After missing the joy of the festive and spiritual atmosphere of Ramadan last year due to restrictions imposed at the onset of the COVID-19 pandemic, Egyptians are on target this year to reclaim the brilliance of the holy month as the government eased some preventive measures on the month's traditional activities this time around.
In Ramadan 2020, the government allowed "Taraweeh" prayers only in some authorised mosques with a limited number of worshipers and banned it nationwide.
Egyptians had to abstain from traditional Ramadan gatherings and festivities as the first wave of the coronavirus hit the country.
Photo by amira noshokaty
This Ramadan around, the authorities allow in-mosque daily prayers and mass night prayers "Taraweeh" during Ramadan with the adoption of all the precautionary measures against COVID-19.
The Cabinet also decided to allow restaurants and cafes to remain open till 1am and shops till 11pm, allowing the public to venture out of their homes in search of Ramadan meals and drinks after a day of fasting.
Egyptians are already making early preparations for the month to be able to fast smoothly from dawn to dusk and have set aside time for its special worshipping traditions.
The joy of Ramadan starts when the Egyptian Grand Mufti announces the first day of the Holy month after the traditional sighting of the crescent in the evening.
A joyful feeling sets in as people wear new outfits to look their best and flock to mosques for 'Taraweeh' (special prayers), which are conducted in the evening after the 'Isha' (Night prayers). People break their fast with families at homes and organise outings with friends at coffee shops at night.
"I always wait for the announcement - by the Mufti - of Ramadan's start as it extends pleasure to my heart. I start preparations early for how I will spend the full month and where I will perform 'Taraweeh' prayers," Engineer Ahmed Mohamed told Ahram online.
Families stock up early on the food and drinks that they will need to consume during the month in order to save time for prayers and reading Qur'an as well as enjoy seasonal TV series and programmes.
Muslims will also be eating suhur, the meal consumed before fajr (dawn) prayers when Muslims start fasting, to avoid crankiness or weakness caused by the fast.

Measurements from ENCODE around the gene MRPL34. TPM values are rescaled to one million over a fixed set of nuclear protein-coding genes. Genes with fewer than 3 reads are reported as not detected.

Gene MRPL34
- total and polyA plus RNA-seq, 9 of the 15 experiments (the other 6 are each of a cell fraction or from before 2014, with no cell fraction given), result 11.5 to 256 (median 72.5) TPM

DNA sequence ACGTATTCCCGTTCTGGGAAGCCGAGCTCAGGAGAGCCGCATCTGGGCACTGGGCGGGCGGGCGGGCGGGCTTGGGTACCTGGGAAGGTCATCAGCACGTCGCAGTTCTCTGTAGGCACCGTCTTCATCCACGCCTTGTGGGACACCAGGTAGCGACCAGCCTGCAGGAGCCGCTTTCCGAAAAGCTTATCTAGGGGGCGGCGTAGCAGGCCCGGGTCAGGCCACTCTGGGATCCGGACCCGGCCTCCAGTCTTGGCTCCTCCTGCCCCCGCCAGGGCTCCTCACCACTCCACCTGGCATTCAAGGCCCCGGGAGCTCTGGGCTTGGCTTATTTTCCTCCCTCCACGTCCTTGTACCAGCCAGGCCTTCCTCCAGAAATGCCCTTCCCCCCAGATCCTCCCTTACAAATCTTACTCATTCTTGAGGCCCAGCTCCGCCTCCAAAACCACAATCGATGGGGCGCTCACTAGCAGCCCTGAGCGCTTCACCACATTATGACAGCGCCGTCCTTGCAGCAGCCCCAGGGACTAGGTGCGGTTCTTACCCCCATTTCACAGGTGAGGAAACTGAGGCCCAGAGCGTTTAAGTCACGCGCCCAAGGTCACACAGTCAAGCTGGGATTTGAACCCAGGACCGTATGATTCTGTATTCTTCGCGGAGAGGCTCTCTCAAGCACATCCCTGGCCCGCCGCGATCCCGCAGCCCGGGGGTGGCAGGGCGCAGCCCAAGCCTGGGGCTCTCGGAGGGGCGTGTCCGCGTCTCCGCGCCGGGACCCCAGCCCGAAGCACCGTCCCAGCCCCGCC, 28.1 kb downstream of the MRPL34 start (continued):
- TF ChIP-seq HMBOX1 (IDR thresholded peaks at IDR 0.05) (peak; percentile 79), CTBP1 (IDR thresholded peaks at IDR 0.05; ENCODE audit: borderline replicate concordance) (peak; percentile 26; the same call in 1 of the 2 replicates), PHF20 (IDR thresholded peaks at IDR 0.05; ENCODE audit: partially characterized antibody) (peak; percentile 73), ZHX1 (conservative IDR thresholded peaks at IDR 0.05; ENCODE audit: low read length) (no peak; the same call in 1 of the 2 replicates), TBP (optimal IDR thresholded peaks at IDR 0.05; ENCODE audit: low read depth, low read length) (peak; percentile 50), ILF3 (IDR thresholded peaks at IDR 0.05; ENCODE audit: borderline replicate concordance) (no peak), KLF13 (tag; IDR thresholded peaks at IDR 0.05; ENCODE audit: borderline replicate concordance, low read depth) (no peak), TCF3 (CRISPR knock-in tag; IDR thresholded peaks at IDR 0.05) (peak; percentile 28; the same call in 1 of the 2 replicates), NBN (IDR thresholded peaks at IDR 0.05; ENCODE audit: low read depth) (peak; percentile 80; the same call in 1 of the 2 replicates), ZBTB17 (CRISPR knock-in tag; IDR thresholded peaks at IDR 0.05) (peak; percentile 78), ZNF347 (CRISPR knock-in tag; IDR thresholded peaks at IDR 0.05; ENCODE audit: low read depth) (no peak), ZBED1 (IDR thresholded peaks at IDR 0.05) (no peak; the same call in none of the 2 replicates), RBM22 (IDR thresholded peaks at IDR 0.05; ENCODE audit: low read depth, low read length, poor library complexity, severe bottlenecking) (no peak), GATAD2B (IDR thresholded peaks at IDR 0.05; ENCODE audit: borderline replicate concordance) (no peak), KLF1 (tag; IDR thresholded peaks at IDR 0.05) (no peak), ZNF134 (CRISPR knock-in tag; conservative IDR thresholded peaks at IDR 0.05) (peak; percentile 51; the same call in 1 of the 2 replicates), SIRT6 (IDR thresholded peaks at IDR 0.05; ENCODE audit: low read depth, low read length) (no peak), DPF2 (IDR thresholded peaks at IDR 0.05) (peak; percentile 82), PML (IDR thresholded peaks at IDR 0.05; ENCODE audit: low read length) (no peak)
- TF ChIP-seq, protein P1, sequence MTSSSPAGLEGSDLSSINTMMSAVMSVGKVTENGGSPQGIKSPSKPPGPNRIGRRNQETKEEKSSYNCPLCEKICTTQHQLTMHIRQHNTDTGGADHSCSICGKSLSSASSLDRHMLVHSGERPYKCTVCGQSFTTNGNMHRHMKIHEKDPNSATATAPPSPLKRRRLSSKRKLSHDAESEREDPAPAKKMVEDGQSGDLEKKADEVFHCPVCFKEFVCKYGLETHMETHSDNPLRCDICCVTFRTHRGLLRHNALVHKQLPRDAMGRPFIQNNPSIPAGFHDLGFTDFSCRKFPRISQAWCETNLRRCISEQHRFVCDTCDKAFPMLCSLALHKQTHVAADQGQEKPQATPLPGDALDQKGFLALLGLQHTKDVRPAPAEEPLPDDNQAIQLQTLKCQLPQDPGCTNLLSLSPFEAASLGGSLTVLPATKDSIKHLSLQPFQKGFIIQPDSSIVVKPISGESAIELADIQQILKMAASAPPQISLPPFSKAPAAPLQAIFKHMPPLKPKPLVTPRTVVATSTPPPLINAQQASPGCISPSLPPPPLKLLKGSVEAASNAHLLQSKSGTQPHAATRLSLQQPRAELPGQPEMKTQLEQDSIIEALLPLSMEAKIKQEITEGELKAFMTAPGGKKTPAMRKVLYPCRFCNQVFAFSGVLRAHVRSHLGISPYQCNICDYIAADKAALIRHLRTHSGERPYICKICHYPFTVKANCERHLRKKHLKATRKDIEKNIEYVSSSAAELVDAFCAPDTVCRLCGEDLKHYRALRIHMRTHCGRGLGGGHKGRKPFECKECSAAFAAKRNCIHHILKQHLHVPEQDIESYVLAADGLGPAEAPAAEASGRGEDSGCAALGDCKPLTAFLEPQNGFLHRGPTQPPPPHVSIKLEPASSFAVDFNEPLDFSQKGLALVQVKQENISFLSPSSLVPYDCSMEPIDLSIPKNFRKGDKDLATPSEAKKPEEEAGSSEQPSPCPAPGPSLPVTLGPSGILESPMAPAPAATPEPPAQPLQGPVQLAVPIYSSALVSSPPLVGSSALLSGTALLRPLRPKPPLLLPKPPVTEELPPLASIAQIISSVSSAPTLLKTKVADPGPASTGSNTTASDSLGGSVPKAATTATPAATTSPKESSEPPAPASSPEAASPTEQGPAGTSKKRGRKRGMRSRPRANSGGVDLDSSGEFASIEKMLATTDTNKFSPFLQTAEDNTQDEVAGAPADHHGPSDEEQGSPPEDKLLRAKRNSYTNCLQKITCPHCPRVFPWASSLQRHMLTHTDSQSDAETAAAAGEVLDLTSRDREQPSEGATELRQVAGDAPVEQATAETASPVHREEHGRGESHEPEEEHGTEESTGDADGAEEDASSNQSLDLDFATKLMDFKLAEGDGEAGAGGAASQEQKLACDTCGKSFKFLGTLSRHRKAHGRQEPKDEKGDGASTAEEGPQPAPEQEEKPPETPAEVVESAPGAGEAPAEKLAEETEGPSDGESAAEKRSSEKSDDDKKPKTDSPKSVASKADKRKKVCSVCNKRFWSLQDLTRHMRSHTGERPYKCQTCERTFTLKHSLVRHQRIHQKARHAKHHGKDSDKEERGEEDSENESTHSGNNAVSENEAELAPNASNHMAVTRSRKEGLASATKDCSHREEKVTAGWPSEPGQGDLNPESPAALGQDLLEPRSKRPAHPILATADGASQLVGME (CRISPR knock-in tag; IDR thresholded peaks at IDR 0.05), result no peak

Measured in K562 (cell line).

People traditionally eat Yogurt and rich fava beans to help them make it through the next day of fasting.
Mosques make special preparations to receive worshippers during the holy month, by cleaning praying carpets and increasing the number of indoor and outdoor lamps to boost lighing.
On the streets, residents and businesses hang colourful drapes, pennants and lanterns. Children play with the traditional 'fanous' (lantern) while chanting traditional Ramadan songs such as ‘Wahawi Ya Wahawi, Eyaha'.
A few weeks before the start of Ramadan, businesses begin selling colourful lanterns, tons of dates and 'Yamish', a combination of dried fruits and nuts usually mixed with milk or just plain, to be consumed when one breaks their fast.
Some Egyptians provide assorted packages comprising a variety of food and Yamish for those who cannot provide for themselves so they can also enjoy the month.
"We prepare food packages so that they are ready for sale as some people order 100 packages or more to distribute among those in need," said Mohamed Khater, an Owner of Food Depot in the Zaytoun neighbourhood in east Cairo.
"The packages represent a kind of social solidarity between people
. We have different kinds of packages for different uses," he added.
Coffee shops also roll out their best drinks for customers at night, including juice that rehydrates people who have abstained from food and water for more than 12 hours.
Most film makers stop their activities throughout the year as they only concentrate on producing TV series and programmes to be followed during the busy month of Ramadan.
"I can't wait for Ramadan's TV series as they always captivate my attention. I always pick one or two series to follow in Ramadan after breaking my fast," said Dina Ibrahim, a mother of two boys.
Homes and balconies are also decorated with colourful lanterns for the holy month. Life in Egypt changes during Ramadan as people concentrate on performing good deeds.
When the Maghrib prayer call starts at sunset, the streets are deserted as people sit down to break their fast.
However, after eating and drinking, streets and mosques start bustling with people.
The holy month of Ramadan starts astrologically on 13 April 2021, but the final word will be for the Egyptian Mufti after his sight of the crescent.
Another joy comes by the end of the month when the Grand Mufti announces final day of Ramadan and the first day of Shawwal that means the start of Eid Al-Fitr.